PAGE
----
Published by Sapere Books on June 27 2019
Also by this author: The Cheesemaker's House
A book that will stay with you long after the story ends! Perfect for fans of Diane Chamberlain, Nora Roberts, Lorna Cook and Victoria Connelly.
Sometimes the hardest person to save is yourself…
Marie Johnson fell in love with The Smugglers pub when she first moved to Dorset with her husband, Stephen.
But when Stephen’s wandering eye caused the breakdown of their marriage, and the costs of running the pub started to mount, Marie felt her dreams crashing down around her.
With local celebrations planned for the 60th anniversary of D-Day, Marie is hopeful things will turn around.
But she could never have predicted the ways her life will soon be changed forever.
A charming American soldier walks into Marie’s life, but it becomes clear nothing is really as it seems...
Why is Marie suddenly plagued by headaches? Is her American soldier everything he seems to be?
Or could the D-Day re-enactments be stirring up something from the past…?
ANOTHER YOU is a moving saga of family life in the 21st century which draws on the horrors of combat, both in modern times and the Second World War. It is a heart-warming tale of one woman’s fight to reclaim her identity and discover what really matters to her.
✮ My Review ✮
As soon as I saw that Jane had a new book coming out, there was no way I could pass up on reading this especially one that had a blurb like this!
Celebrating the sacrifices of the brave men who served on D-Day with re-enactments, hit home for me being a soldier’s wife, it is always so hard and emotional with the anniversaries but this year they seem to affect Marie, the main character, a lot more than they should.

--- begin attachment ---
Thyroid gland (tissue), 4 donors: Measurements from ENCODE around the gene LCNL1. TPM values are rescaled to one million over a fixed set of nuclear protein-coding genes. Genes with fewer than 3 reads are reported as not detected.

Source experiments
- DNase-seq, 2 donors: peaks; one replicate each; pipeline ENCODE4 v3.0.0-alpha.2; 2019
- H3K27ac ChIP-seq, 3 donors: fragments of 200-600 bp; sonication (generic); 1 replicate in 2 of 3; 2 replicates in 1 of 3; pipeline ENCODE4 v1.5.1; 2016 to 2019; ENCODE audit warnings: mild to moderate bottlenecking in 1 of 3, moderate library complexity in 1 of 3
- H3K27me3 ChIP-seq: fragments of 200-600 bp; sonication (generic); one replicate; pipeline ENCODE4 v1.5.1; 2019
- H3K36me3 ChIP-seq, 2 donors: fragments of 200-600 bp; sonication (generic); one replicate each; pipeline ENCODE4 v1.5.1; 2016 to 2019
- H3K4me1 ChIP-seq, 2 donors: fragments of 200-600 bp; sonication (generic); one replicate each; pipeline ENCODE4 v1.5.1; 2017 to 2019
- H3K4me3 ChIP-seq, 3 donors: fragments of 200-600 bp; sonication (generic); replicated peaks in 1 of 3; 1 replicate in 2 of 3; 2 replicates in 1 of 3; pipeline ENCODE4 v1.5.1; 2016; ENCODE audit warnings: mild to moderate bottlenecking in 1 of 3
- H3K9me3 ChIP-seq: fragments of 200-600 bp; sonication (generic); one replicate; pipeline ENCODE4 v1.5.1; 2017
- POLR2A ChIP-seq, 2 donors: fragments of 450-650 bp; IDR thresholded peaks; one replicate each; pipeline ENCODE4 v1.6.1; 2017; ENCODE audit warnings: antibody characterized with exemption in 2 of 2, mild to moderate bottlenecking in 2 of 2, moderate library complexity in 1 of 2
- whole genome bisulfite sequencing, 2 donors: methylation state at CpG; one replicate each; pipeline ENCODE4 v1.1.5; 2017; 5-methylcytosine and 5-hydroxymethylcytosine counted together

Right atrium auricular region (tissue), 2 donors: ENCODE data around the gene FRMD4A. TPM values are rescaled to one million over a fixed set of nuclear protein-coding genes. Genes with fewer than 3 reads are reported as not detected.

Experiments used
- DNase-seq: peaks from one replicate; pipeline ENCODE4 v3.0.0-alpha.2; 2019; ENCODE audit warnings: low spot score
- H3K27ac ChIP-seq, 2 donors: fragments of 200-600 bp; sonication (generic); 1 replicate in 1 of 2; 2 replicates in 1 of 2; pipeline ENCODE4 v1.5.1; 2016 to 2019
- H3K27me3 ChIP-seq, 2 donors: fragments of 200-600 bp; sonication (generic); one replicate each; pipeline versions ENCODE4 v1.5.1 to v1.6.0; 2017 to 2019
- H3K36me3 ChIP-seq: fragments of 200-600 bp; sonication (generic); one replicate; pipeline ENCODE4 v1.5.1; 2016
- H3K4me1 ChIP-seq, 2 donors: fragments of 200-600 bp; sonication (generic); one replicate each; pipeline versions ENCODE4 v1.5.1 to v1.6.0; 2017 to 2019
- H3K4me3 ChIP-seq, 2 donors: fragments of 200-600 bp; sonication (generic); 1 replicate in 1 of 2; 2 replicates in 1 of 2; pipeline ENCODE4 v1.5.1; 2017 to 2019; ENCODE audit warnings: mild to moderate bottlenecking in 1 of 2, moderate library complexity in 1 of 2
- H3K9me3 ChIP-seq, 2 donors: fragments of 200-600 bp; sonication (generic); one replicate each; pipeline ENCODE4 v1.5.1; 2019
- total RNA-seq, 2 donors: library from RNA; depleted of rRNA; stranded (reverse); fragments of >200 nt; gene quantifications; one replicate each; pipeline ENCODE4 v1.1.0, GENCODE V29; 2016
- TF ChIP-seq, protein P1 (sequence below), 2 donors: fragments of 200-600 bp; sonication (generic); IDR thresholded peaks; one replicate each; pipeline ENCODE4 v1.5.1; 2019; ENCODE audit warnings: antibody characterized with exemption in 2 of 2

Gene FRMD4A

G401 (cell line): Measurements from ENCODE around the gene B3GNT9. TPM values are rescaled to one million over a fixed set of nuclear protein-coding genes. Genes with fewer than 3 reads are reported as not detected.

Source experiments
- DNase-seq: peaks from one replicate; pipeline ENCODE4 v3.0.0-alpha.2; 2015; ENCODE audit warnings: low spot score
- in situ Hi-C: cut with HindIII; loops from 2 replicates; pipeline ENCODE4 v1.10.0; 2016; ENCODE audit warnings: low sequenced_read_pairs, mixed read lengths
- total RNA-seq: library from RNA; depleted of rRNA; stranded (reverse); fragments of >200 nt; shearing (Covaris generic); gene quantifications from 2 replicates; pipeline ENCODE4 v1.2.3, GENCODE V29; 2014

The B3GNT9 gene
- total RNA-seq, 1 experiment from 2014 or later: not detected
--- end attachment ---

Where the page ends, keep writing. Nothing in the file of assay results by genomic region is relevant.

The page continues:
I was completely engrossed with Marie and her story, the heartache she has suffered and her daily battle with her current situation with her estranged husband Stephen made me want to give her a huge cuddle and take her away from it all. When things got rough in the pub, Marie would escape on long walks along the cliffs where she would meet Corbin. The serenity and the peace of it all, I felt I could be there sitting on the bench, the wind whistling around as I soaked up the rays. It makes me want to travel up to the White Cliffs right now, especially as I am nowhere never Dorset!!
The introductions to the different people in Marie’s life shows you just how much one person’s actions can make a difference in your life and not always for the better. Each person had their own baggage, from the way they have been treated to different circumstances in their lives. However, you have hope throughout the book that everything will be all ok but not in a cheesy way just in a way where you know when you close the book the characters will be ok and you can rest easier.
Corbin, a mysterious man that Marie meets on her walks. Paxton, a soldier who is suffering from PTSD. George, an elderly man who was there at D-Days with his own stories of the day. Mark, George’s son, with his dog Troy who strikes up his own friendship with Marie. All these men have an impact on Marie in different and complex ways.
I loved Jane’s previous novel The Cheesemaker’s House and I love how she entwines the ghostly past with the present day. Occasionally blurring the lines between past and present, creating enough mystery to make sure you do not put the book down. Just like The Cheesemaker’s House, it is a slow burner, it is a beautiful story and Jane never fails to let me down. She knows how to write, and she tackles some tough subjects with so much delicacy especially as she knows how to pull on your heartstrings!!
I know that this review is shorter than normal for me, I am still not feeling 100% but more importantly, I really do not have the words to describe how beautiful, breath-taking, realistic, and emotional this book is, it is one you need to experience for yourself.
Question is, can I go to The Smugglers pub and enjoy some fish and chips??
Until next time xxx
Thanks to Caoimhe at Sapere Books for the tour invite and the author for a copy of the book for my honest and unbiased review
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